path to purchase

The Weekly Compete Pulse

Happy Cinco de Mayo, marketers! Here’s a round up of the most popular digital marketing stories we shared over the last week. “The best of the companies we’re seeing now are unbelievably good at analytics,” Marc Andreessen said in an interview with Harvard Business Review. An entrepreneur himself, and now a Venture Capitalist in Silicon Valley, Andreessen discusses the unique challenges of the modern entrepreneur and the qualities successful ones possess…

DCMO Series: 9 Path to Purchase Questions for the CEO of Millward Brown

Mary Ann Packo leads the major market research company, Millward Brown, with the belief that understanding the modern consumer journey is both an art and science. The consumer’s path to purchase is becoming more complex with increasingly fragmented audiences, shifting consumer behaviors and even more connected devices.

DCMO Series: 9 Path to Purchase Questions for P&G’s Phyllis Jackson

The current consumer path to purchase is a spirograph of overlaid shapes once you get all the consumer’s individual paths on it. It has many different paths, even for the same individual, dependent on occasion, goal and contextual motivation.

DCMO Series: 9 Path to Purchase Questions for AOL’s Julie Saxon

Next up in our DCMO Series is Julie Saxon from AOL sharing her thoughts around path to purchase. As a veteran of the the online advertising industry, Julie has watched consumers become paralyzed by the overabundance of purchasing options.

The Weekly Compete Pulse

Happy weekend, marketers! Here’s a round up of the top digital marketing stories we shared online this week, including lots of new data on the significance of mobile along the consumer path to purchase. More smartphones shipped last quarter than feature phones, for the first time ever. Smartphones claimed 51.6 percent of the of the market in IDC’s latest phone sales numbers.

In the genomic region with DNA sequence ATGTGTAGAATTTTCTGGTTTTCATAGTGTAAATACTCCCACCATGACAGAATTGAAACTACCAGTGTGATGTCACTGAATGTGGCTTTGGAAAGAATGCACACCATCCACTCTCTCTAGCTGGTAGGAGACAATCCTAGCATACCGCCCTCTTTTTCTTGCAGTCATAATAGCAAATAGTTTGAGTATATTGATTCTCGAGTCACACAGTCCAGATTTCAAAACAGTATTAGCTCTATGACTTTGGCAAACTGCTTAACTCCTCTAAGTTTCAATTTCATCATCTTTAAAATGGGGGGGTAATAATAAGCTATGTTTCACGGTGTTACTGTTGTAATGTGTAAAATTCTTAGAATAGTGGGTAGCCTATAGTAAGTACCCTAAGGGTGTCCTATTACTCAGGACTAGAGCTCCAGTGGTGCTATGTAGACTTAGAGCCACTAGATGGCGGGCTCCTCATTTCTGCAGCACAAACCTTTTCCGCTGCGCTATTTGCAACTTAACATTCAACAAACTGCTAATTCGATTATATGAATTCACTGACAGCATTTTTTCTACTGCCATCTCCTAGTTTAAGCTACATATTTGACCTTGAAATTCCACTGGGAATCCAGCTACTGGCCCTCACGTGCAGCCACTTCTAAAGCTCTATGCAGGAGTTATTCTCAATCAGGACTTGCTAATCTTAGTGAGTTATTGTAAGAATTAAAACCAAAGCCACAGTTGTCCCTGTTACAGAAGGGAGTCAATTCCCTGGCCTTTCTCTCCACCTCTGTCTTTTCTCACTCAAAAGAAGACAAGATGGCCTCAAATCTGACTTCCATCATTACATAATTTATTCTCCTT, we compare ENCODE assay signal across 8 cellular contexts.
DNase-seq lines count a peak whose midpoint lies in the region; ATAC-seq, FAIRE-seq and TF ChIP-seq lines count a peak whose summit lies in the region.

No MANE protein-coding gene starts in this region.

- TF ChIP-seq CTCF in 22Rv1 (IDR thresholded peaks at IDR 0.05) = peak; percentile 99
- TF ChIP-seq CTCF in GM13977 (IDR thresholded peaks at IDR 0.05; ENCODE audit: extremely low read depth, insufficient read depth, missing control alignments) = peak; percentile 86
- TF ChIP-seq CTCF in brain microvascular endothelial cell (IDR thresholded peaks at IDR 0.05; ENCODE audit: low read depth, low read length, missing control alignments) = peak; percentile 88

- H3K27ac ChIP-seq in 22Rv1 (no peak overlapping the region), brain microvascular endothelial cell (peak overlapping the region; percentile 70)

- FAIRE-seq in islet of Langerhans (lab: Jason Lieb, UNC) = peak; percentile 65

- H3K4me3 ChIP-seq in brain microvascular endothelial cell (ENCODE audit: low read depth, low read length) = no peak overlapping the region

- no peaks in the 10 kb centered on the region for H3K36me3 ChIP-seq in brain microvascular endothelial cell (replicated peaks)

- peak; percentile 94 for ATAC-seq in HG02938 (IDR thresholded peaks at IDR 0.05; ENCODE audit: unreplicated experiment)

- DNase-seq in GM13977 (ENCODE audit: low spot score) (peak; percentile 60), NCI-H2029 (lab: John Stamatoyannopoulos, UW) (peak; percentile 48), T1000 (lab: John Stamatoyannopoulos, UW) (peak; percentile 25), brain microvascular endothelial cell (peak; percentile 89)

DCMO Series: 9 Path to Purchase Questions for Jason Burby of POSSIBLE

“The current consumer path to purchase is far more disjointed and fluid than most marketers are willing to accept. It is vastly different across industries, geographies, cultures, ages, etc. One size solutions fit no one.”

DCMO Series: 9 Path to Purchase Questions for VP of Agency & Publisher Solutions

Mike Perlman, our Vice President of Agency and Publisher Solutions, talks about gift buying habits, his short attention span for spending time in a mall and what he’s looking forward to in South Beach at this year’s Digital CMO Summit!

DCMO Series: 9 Path to Purchase Questions for VP of Transportation

“For every one company trying to direct a consumer to buy its product or service online, there are 99,999 others trying to redirect them to theirs.” Lincoln Merrihew, our Vice President of Transportation shares his answers to our 9 questions on path to purchase.

Fresh Tracks: Tire Website Success Stories

Given the importance in tire websites on influencing a tire shopper’s path to purchase, Compete looked at best in class site performance measured by Locate a Dealer tool engagement and calculated potential ROI. In this analysis, Compete leveraged its survey capabilities, site analytics and patented ability to track, normalize, and count unique visitors (UVs), which avoids double-counting consumers who perform the same activity more than once in a period.

Aligning Mobile Marketing With Consumer Behavior

It is no secret that marketers are struggling to keep up with the explosion of digital channels for consumers and brands to interact.  Mobile has long been thought of as an emerging channel, yet data recently collected by Compete sister company LightSpeed Research suggests that mobile should no longer be thought of as an emerging channel for consumers.  54% of consumers report having access to a smartphone with Internet access

3 Strategies to Impact Your Consumer’s Path-to-Purchase

Image from: Maze image / Shutterstock I want you to take a moment to look around you. How many Internet-enabled devices do you own? I currently have two in my direct line of sight (computer, phone) and one in my bag (laptop). Like you and I, consumers live in an ‘always on’ environment. Yet, because of the multiplicity of these devices, it has become increasingly difficult to trace a consumer’s